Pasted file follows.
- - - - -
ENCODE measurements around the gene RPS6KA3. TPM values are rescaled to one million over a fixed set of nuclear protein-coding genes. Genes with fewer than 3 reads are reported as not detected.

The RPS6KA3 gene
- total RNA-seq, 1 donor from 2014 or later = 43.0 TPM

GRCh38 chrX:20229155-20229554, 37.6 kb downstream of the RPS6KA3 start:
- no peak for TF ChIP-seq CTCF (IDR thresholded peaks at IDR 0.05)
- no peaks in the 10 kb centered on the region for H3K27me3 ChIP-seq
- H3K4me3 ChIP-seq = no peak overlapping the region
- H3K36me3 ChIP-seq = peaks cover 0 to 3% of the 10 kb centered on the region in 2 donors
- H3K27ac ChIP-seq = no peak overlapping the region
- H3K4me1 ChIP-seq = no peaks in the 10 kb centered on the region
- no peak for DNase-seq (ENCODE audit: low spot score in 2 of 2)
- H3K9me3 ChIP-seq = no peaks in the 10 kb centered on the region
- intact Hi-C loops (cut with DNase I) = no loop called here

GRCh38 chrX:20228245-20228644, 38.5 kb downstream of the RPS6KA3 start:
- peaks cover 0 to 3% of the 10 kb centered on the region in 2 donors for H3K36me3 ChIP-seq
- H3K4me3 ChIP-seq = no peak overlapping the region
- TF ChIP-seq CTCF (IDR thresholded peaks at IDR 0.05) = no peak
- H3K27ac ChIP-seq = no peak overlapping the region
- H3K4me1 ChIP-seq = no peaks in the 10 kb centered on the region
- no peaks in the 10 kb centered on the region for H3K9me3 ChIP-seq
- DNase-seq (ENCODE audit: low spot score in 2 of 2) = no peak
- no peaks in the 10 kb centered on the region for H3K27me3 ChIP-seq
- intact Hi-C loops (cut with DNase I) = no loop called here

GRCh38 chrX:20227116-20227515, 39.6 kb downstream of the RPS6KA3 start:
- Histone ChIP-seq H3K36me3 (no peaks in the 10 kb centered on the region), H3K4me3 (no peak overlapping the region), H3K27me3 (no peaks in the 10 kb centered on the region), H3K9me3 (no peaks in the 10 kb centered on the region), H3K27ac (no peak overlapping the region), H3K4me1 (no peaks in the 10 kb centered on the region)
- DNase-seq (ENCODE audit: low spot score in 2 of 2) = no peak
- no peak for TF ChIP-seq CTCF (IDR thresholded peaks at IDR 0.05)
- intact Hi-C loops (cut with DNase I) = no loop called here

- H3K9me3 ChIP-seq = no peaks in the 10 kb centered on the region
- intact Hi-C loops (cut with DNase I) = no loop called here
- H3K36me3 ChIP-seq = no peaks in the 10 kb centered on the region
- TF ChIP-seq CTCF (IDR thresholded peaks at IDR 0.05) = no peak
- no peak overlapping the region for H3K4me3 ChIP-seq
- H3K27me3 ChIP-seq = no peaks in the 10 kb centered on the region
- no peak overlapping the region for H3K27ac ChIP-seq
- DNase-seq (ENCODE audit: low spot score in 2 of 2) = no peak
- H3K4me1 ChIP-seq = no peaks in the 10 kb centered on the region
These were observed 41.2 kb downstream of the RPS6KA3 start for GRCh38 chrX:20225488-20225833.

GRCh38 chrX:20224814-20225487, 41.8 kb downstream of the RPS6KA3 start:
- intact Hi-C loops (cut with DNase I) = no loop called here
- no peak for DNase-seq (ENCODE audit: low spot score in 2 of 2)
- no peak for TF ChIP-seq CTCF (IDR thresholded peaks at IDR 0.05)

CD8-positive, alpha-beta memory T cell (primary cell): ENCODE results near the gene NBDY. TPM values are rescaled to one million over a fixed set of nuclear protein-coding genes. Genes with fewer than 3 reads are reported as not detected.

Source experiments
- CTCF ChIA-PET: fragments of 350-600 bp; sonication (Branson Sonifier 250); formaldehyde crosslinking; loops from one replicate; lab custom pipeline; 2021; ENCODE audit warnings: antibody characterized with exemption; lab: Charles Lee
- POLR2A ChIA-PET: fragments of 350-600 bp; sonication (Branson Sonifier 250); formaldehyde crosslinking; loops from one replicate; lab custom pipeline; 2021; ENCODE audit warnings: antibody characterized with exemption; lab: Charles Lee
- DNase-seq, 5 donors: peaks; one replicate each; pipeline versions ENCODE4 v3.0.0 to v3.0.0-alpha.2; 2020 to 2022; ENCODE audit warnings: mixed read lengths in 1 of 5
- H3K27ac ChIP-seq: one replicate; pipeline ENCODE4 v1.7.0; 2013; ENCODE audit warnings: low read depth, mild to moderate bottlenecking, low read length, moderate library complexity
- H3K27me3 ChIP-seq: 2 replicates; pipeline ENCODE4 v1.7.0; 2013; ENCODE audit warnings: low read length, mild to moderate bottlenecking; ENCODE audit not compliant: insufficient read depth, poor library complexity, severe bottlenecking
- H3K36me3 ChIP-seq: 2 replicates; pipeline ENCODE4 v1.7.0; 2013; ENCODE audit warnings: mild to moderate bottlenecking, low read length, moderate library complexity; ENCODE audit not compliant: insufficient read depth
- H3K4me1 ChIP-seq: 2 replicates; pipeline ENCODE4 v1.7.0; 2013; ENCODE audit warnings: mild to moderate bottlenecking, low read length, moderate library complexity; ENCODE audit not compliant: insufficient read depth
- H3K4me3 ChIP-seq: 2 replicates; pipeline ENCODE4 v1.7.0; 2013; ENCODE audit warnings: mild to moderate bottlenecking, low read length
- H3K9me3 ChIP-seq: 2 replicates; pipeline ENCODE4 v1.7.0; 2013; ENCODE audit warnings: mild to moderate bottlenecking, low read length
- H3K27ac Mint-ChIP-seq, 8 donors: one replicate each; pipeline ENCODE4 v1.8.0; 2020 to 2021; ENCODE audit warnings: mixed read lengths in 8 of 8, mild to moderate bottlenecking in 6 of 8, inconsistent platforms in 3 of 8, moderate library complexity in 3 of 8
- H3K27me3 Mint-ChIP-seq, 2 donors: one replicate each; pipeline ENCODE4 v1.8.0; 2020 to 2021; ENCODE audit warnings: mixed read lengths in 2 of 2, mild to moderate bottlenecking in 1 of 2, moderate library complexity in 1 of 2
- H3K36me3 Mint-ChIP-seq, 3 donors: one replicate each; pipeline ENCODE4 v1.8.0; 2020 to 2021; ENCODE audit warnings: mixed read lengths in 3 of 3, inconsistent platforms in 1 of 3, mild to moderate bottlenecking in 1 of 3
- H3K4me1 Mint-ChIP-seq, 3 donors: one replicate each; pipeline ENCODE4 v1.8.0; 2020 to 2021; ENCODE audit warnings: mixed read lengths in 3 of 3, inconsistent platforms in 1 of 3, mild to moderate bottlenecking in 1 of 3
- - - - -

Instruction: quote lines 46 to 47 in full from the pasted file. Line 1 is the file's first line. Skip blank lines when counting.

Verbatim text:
- POLR2A ChIA-PET: fragments of 350-600 bp; sonication (Branson Sonifier 250); formaldehyde crosslinking; loops from one replicate; lab custom pipeline; 2021; ENCODE audit warnings: antibody characterized with exemption; lab: Charles Lee
- DNase-seq, 5 donors: peaks; one replicate each; pipeline versions ENCODE4 v3.0.0 to v3.0.0-alpha.2; 2020 to 2022; ENCODE audit warnings: mixed read lengths in 1 of 5